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Re: [f-cpu] System C


> > We are developping some EDA tools to
> > support it, including a C++ class library that can be seen as 'the basis
> > of System C'. This is exactly the same philosophy: It enable integrated
> > HW/SW (co-)simulation with different refinement level (from data flow to
> > RTL) and it can also be used to generate synthetizable vhdl or verilog
> > code. The library is really stable (more than System C ;-) and has
> > already been used internally for several high-ends designs (inclusing a
> > cable-modem, a 802.11a-like (it was before the standard) baseband
> > transceiver, ...). You can have more information on
> > http://www.imec.be/desics/design_technology_top.html
> > It can be used freely even it is not really under GPL.
> We are already full-steam into VHDL coding.
> In fact the largest part of the work is dealing with
> low-level things.
> When i tried to make some C simulations, when i tried
> to analyse the scheduler, it appeared that C is not adapted
> to this task. Or maybe i wanted to write VHDL code in C.
> More generally, i do not believe that SystemC-like development
> is useful now because it's a low-level thing, mostly bit manipulations
> on a cycle by cycle basis on an already partitioned design.
> SystemC is mostly used for "SoC" where the designer must
> trade-off between HW and SW, but there is no SW needed here :-)
> It would be useful for a communication protocol analyser,
> for a MPEG/JPEG stream compressor/decompressor, for specific
> applications requiring some complex and heavy load where
> the HW optimisation must be balanced with the latency and costs.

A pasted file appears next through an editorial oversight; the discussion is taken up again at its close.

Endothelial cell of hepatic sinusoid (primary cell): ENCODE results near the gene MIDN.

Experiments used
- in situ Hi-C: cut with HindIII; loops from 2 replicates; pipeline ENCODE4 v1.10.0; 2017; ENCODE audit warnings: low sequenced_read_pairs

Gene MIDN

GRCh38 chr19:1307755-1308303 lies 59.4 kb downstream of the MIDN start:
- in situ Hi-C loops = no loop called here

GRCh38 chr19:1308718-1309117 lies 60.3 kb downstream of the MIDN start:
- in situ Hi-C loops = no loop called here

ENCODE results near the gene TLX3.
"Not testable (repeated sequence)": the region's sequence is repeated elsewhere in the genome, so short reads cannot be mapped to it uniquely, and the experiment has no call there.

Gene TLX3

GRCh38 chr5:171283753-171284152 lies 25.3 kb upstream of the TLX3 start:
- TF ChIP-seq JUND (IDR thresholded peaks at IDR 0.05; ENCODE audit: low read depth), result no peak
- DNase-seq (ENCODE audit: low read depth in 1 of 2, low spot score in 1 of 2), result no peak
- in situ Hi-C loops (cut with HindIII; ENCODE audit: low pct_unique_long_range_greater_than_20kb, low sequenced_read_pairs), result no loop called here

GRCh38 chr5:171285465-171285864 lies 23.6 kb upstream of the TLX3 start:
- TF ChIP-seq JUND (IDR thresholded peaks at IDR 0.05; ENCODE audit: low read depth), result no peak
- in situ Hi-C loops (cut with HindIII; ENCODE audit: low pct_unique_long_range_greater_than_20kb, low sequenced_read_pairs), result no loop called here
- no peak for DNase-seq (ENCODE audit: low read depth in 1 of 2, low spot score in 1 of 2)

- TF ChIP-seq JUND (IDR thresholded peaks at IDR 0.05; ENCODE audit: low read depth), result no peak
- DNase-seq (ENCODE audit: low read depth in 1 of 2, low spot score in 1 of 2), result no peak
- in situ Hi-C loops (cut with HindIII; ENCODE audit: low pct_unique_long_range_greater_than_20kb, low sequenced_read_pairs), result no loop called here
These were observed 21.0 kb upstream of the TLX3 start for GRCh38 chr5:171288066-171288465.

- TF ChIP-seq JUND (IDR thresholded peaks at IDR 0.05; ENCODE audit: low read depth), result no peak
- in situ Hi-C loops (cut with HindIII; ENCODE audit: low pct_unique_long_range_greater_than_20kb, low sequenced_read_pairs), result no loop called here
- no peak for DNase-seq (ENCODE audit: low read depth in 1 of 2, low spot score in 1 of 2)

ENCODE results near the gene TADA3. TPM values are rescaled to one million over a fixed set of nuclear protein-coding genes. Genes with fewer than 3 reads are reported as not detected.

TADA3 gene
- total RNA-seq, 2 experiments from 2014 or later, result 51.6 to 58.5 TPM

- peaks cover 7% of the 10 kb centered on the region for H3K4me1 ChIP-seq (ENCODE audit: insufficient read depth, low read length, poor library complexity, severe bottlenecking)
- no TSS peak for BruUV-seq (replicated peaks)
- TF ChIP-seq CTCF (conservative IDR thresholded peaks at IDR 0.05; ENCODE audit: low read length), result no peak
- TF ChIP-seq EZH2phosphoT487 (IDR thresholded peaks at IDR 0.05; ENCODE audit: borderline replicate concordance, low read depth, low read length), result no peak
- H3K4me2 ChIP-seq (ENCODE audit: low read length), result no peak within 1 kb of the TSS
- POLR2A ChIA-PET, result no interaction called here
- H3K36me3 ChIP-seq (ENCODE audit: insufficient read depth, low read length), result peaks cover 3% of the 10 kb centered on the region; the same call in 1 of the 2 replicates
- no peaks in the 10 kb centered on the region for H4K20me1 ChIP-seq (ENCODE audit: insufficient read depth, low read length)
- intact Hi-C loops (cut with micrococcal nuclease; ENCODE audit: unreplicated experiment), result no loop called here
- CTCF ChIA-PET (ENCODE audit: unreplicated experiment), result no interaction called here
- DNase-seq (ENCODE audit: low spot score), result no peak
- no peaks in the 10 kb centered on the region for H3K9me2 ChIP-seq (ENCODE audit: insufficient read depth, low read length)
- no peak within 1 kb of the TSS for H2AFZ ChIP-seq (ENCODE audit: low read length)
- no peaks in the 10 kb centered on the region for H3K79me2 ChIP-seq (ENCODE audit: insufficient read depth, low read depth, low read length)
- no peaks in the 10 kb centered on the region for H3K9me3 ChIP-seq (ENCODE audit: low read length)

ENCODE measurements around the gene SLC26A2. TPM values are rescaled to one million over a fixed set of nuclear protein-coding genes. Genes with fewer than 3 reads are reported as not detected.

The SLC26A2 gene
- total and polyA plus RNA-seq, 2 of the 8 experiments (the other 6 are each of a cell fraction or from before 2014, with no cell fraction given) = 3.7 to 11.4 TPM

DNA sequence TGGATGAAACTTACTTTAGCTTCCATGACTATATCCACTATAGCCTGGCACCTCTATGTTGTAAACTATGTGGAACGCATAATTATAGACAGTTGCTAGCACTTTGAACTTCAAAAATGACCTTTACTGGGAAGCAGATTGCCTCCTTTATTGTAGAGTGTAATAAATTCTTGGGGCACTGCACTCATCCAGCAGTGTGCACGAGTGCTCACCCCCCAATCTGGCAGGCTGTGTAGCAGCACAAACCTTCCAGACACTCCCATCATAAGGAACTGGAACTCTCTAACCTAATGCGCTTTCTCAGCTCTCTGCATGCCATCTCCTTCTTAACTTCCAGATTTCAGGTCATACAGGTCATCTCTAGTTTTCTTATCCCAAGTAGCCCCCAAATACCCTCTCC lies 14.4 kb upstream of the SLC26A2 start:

That's true, and that's the kind of system I am used to cope with ... Anyway,
System-C or SysC-like libraries can also make your life easier when you try
to model and simulate a 'system' (it can be a CPU) which is not completely
refined. The idea is to start the design by discribing a 'data flow' model
(that sound DSP-like but it can be extented). The interest is that you can
model a collection of concurrent processes (exactly like in vhdl) that are
described in high level C. You don't need to be cycle-true at that level.
Then, you refined your model process by process (fixed-point quantization,
timed behavior ...) using the support of the library. The output is a FSMD
model that can be automatically translated into vdhl or verilog for
synthesis. At any time in the development, you can 'run' (simulate) the
complete system, even if it is not completely refined.

Now, this is 'our methodology', I don't say it is the best ...

> This is not the case with F-CPU.

I don't know it enough to judge fairly

> However it is certainly very interesting to learn from the
> newest design concepts and particularly from IMEC. Maybe F-CPU
> could find a place, not as a user but as component of new
> technologies ? Or at least there can be a way to cooperate
> on implementing a chip ...

Sure that I would like to have a look at your code. Do you have a cvs server


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